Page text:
The integration is done using the ScheduledModifierManager class which can be created from a recipe file. This class handles modifying the Keras objects for the desired algorithms using the modify method. The edited model, optimizer, and any callbacks necessary to modify the training process are returned. The model and optimizer can be used normally and the callbacks must be passed into the fit or fit_generator function. If using train_on_batch , the callbacks must be invoked after each call. After training is completed, call into the manager’s finalize method to clean up the graph for exporting.

To enable all of this, the integration code you’ll need to write is only a handful of lines:

from sparseml.keras.optim import ScheduledModifierManager

model = None  # your model definition
optimizer = None  # your optimizer definition
num_train_batches = len(train_data) / batch_size  # your number of batches per training epoch

manager = ScheduledModifierManager.from_yaml("/PATH/TO/recipe.yaml")
model, optimizer, callbacks = manager.modify(
    model, optimizer, steps_per_epoch=num_train_batches
)

# Keras compilation and training code...
# Be sure to compile model after calling modify and pass the callbacks into the fit or fit_generator function.
# Note, if you are using train_on_batch, then you will need to invoke the callbacks after every step.
model.compile(...)
model.fit(..., callbacks=callbacks)

# finalize cleans up the graph for export
save_model = manager.finalize(model)

TensorFlow V1 Sparsification

The TensorFlow sparsification libraries for TensorFlow version 1.X are located under the sparseml.tensorflow_v1.optim package. Inside are APIs designed to make model sparsification as easy as possible by integrating seamlessly into TensorFlow V1 training pipelines.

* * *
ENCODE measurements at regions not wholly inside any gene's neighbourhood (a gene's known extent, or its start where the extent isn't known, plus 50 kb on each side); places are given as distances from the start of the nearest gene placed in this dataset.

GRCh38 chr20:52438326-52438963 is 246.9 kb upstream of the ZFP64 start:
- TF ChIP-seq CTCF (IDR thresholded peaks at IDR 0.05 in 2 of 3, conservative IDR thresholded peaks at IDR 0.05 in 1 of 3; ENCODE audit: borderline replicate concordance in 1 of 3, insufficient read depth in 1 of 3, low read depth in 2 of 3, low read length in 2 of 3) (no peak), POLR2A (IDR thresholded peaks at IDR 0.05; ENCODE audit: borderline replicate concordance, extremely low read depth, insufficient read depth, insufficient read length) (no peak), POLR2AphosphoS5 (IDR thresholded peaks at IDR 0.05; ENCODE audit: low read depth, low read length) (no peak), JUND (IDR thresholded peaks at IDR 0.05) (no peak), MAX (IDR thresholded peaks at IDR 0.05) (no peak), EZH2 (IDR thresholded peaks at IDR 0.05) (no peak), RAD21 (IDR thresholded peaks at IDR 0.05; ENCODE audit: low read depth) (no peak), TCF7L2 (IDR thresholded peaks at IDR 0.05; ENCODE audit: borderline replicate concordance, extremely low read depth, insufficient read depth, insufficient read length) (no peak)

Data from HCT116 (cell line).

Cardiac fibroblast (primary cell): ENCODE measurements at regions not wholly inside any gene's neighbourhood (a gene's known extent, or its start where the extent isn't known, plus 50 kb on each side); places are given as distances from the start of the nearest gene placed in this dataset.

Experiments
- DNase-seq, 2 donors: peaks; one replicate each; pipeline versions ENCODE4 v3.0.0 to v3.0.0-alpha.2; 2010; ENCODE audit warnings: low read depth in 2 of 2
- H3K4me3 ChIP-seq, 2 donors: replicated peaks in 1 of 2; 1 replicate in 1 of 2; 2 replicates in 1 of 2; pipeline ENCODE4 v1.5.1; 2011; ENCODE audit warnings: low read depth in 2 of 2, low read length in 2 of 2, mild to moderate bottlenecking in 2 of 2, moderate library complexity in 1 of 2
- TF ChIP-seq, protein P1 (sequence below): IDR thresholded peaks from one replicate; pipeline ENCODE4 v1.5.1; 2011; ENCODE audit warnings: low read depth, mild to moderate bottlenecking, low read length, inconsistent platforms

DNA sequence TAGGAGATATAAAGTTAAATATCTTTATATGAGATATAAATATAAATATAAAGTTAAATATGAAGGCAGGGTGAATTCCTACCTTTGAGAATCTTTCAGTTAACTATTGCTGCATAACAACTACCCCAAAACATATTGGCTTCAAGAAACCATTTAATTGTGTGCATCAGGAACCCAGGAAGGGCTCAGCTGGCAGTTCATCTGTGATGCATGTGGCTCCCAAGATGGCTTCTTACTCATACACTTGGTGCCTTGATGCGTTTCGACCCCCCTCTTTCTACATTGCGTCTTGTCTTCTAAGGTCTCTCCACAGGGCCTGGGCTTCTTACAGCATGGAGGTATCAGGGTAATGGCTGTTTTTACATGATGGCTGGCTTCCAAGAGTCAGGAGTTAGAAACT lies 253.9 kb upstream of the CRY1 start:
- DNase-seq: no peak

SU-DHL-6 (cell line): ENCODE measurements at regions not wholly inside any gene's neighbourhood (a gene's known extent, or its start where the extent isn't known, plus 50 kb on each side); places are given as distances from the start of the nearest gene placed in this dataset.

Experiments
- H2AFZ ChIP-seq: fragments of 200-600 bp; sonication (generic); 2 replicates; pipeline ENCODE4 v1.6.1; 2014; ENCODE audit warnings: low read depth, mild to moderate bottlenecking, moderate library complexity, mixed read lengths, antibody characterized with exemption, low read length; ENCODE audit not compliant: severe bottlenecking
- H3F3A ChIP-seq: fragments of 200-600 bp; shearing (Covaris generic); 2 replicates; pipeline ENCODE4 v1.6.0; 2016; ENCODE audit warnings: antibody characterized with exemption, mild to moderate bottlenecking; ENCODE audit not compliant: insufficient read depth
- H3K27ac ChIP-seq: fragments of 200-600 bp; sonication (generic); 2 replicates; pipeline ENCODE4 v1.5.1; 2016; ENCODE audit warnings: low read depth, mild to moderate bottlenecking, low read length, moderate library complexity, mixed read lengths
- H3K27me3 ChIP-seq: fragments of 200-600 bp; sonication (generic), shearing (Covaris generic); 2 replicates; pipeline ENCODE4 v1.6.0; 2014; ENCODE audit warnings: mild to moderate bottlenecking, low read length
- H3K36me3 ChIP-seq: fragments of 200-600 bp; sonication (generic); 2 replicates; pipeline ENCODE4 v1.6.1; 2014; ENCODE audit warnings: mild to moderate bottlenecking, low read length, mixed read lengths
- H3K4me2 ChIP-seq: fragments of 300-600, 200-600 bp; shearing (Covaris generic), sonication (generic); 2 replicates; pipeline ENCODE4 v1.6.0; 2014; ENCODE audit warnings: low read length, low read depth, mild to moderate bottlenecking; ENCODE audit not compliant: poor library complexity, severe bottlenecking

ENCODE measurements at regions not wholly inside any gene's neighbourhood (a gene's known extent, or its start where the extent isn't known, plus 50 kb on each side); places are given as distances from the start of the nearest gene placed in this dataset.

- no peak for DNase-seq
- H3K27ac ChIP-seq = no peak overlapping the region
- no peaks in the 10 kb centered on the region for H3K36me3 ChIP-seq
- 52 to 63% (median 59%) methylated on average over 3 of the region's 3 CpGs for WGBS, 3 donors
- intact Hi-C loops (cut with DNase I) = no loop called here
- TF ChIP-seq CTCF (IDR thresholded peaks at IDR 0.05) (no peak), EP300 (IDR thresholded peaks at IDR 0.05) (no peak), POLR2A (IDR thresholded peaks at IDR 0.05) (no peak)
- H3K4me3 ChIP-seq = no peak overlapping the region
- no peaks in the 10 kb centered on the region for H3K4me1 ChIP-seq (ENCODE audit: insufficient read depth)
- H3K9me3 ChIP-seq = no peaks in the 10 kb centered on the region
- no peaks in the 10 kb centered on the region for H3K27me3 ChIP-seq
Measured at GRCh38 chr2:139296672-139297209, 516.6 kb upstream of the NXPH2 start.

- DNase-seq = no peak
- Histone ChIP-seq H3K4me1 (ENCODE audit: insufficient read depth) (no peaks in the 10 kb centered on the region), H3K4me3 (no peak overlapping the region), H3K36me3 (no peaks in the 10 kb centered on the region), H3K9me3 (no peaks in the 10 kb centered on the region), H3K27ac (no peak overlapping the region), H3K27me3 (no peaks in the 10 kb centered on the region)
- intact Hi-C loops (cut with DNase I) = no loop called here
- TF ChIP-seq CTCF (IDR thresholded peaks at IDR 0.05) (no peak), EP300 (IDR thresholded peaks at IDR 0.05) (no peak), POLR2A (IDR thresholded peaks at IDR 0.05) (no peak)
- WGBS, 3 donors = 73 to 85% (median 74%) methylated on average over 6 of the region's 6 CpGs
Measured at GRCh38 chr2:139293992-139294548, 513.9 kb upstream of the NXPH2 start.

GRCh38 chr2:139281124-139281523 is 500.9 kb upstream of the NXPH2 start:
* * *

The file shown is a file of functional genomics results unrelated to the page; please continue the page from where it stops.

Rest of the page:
The integration is done using the ScheduledModifierManager class which can be created from a recipe file. This class handles modifying the TensorFlow graph for the desired algorithms. With this setup, the training process can then be modified as desired to sparsify the model.

Estimator-Based pipelines

Estimator-based pipelines are simpler to integrate with as compared to session-based pipelines. The ScheduledModifierManager can override the necessary callbacks in the estimator to modify the graph using the modify_estimator function.

from sparseml.tensorflow_v1.optim import ScheduledModifierManager

estimator = None  # your estimator definition
num_train_batches = len(train_data) / batch_size  # your number of batches per training epoch

manager = ScheduledModifierManager.from_yaml("/PATH/TO/config.yaml")
manager.modify_estimator(estimator, steps_per_epoch=num_train_batches)

# Normal estimator training code...

Session-Based pipelines

Session-based pipelines need a little bit more as compared to estimator-based pipelines; however, it is still designed to require only a few lines of code for integration. After graph creation, the manager’s create_ops method must be called. This will modify the graph as needed for the algorithms and return modifying ops and extras. After creating the session and training normally, call into session.run with the modifying ops after each step. Modifying extras contain objects such as tensorboard summaries of the modifiers to be used if desired. Finally, once completed, complete_graph must be called to remove the modifying ops for saving and export.